TO the eternal shame of this country, the 15 years post the Vietnam War where there was no recognition is a dark stain. It was unforgivable.
It’s probably not well known that close to the same number, the 60,000 men and women who served in Vietnam, have almost now served in Afghanistan.
We as a community must never, ever, ever forget the mistakes of the past. I know that you’ve been asked, on behalf of this nation, to serve before and to sacrifice before.
But I ask you again, to ensure that we make sure these young men and women returning from Afghanistan, some of who are on their fifth, sixth, seventh, eight, ninth and 10th rotations, that we look after them and we look after their families.
I want to acknowledge another group of people – the mothers and the fathers and the wives and the sisters and the brothers and the girlfriends and the boyfriends of those who served in Vietnam.
It’s too easy to forget the contribution they made to this nation.
They were the ones who we asked to pick up the lives of those who returned, many of whom were shattered. And we asked the wives and the girlfriends and the brothers and mothers and sisters to do what this nation should have done.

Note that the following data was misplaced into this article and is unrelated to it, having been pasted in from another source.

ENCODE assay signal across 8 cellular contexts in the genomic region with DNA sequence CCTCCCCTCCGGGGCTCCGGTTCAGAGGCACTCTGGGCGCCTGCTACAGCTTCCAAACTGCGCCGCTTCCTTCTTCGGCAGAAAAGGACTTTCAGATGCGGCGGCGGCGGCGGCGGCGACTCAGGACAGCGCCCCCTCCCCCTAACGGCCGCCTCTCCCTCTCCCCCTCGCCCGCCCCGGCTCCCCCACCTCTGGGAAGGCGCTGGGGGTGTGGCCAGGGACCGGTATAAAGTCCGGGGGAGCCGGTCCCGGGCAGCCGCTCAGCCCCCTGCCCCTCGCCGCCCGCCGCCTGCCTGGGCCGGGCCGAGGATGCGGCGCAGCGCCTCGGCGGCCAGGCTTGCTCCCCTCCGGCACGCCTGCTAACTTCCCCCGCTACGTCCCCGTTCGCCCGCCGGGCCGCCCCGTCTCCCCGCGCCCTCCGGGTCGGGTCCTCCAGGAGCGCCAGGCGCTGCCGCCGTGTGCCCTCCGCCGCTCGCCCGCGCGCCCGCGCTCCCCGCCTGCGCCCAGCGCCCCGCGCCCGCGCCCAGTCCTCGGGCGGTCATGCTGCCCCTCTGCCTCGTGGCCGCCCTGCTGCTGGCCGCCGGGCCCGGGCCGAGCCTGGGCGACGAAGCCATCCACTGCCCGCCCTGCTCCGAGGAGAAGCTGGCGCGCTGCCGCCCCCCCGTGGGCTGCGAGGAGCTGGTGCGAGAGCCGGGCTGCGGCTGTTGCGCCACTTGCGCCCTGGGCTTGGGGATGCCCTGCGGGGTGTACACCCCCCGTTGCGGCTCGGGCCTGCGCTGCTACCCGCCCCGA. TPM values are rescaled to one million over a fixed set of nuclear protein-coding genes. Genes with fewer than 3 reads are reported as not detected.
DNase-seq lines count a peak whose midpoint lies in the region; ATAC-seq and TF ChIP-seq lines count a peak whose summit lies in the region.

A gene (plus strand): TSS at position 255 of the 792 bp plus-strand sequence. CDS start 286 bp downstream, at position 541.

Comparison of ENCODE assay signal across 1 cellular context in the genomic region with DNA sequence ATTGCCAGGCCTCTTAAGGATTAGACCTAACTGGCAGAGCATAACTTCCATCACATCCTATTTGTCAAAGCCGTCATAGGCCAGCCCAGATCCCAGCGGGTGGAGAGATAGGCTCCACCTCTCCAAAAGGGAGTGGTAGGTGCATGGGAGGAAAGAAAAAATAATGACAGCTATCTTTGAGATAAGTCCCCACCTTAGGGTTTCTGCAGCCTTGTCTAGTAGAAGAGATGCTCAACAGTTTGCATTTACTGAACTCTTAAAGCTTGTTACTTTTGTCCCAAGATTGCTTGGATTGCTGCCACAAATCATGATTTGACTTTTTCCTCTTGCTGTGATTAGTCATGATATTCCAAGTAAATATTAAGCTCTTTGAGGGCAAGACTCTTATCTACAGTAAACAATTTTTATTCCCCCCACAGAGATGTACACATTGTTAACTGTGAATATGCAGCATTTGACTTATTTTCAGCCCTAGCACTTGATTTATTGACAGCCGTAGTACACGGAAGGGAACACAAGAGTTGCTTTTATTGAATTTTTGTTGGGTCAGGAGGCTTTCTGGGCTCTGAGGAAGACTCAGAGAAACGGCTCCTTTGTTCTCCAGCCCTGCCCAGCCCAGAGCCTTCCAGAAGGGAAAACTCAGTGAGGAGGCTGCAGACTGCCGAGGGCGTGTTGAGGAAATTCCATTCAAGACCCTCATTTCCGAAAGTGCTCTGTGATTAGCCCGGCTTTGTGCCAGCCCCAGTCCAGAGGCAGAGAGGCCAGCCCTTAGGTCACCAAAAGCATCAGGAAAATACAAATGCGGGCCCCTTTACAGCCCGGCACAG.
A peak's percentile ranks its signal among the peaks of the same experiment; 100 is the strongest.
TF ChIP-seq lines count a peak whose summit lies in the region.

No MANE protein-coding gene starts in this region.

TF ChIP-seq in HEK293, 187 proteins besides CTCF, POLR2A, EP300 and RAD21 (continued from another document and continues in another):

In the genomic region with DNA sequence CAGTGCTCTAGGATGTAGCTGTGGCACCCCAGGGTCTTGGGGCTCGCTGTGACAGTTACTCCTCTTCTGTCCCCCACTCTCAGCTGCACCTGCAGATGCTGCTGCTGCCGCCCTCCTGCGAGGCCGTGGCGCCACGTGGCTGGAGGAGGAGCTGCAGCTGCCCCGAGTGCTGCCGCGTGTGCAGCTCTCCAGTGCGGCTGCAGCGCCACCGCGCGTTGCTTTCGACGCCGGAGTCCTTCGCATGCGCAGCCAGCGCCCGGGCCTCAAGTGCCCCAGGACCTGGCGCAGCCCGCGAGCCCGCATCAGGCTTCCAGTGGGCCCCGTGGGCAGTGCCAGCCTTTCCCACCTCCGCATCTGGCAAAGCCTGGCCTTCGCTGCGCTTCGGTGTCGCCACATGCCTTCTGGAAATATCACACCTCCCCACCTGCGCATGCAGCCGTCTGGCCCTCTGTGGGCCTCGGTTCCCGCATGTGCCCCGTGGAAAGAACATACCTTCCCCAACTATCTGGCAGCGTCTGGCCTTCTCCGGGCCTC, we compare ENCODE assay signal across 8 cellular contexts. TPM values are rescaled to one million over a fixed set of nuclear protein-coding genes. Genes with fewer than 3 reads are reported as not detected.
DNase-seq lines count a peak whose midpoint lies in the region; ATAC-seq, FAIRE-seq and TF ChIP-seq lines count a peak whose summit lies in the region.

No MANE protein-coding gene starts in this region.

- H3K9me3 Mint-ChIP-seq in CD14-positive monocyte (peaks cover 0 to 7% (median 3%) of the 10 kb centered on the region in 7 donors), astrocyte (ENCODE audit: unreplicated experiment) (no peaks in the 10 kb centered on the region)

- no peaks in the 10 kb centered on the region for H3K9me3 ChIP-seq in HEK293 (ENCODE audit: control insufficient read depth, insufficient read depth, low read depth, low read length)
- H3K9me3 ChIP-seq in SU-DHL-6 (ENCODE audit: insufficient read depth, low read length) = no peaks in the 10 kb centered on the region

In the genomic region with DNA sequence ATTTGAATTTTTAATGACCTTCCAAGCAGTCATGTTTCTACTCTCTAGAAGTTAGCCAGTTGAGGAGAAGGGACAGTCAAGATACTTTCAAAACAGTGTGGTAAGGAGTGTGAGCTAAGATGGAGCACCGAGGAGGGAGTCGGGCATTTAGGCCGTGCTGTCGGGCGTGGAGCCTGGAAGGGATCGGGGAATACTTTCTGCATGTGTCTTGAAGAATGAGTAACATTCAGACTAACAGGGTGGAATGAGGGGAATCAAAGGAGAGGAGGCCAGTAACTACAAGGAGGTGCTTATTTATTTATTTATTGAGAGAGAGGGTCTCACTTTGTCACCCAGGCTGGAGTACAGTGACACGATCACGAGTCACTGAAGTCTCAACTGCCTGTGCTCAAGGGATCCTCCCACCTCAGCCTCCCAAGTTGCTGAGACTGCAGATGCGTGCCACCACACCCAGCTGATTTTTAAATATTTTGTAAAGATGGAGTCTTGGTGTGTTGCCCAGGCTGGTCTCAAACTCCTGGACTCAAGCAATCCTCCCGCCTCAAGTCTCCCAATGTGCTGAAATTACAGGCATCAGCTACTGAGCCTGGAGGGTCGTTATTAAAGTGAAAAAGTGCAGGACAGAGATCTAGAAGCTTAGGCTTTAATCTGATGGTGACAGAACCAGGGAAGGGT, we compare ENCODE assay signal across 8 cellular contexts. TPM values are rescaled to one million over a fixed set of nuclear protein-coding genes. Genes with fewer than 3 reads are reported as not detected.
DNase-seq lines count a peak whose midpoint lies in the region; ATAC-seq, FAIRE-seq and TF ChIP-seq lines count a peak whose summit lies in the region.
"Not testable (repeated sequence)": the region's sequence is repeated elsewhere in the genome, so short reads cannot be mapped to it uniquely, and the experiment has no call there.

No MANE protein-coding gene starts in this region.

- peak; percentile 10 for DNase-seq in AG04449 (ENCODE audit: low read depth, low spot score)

We should only have asked you to be partner on that, not bearing the sole responsibility for that. For that I am deeply, deeply sorry.
When these young men and women return, we must commit to making sure that the past mistakes are not repeated. They may not need the help on day one and day two – they probably will, but I suspect they won’t acknowledge that. But when they are ready, then we must stand ready to provide them with the support they deserve.
We saw the extraordinary bravery which is epitomised at Long Tan. It was epitomised all over Vietnam. We look at the service of those in 6RAR and say: Why did it take so long for them to be recognised? And we ask the question: Despite the request of Harry Smith and the veteran community and people all over Australia, why, why, why is that Unit Citation for Gallantry not being given by the Governor-General in Canberra?
It should be in Canberra. Harry Smith, who I spoke to a couple of weeks ago, has been fighting the fight for that citation to be awarded by the Governor-General in Canberra where it should have been.
It’s not good enough, in my view, for those in Canberra to say that cost will determine where that award is made.
This is far too important to be driven by cost and Harry Smith and those who wanted to attend from 6 RAR should have been flown to Canberra at the community’s and the nation’s expense, rather than it happening at Enoggera in Brisbane.
We are extraordinarily grateful for what you have given us.
It’s because of you, and those who came before you, that we are the free and stable country that we are today. We will not forget your contributions.
Senator Michael Ronaldson is Opposition spokesman for veterans’ affairs.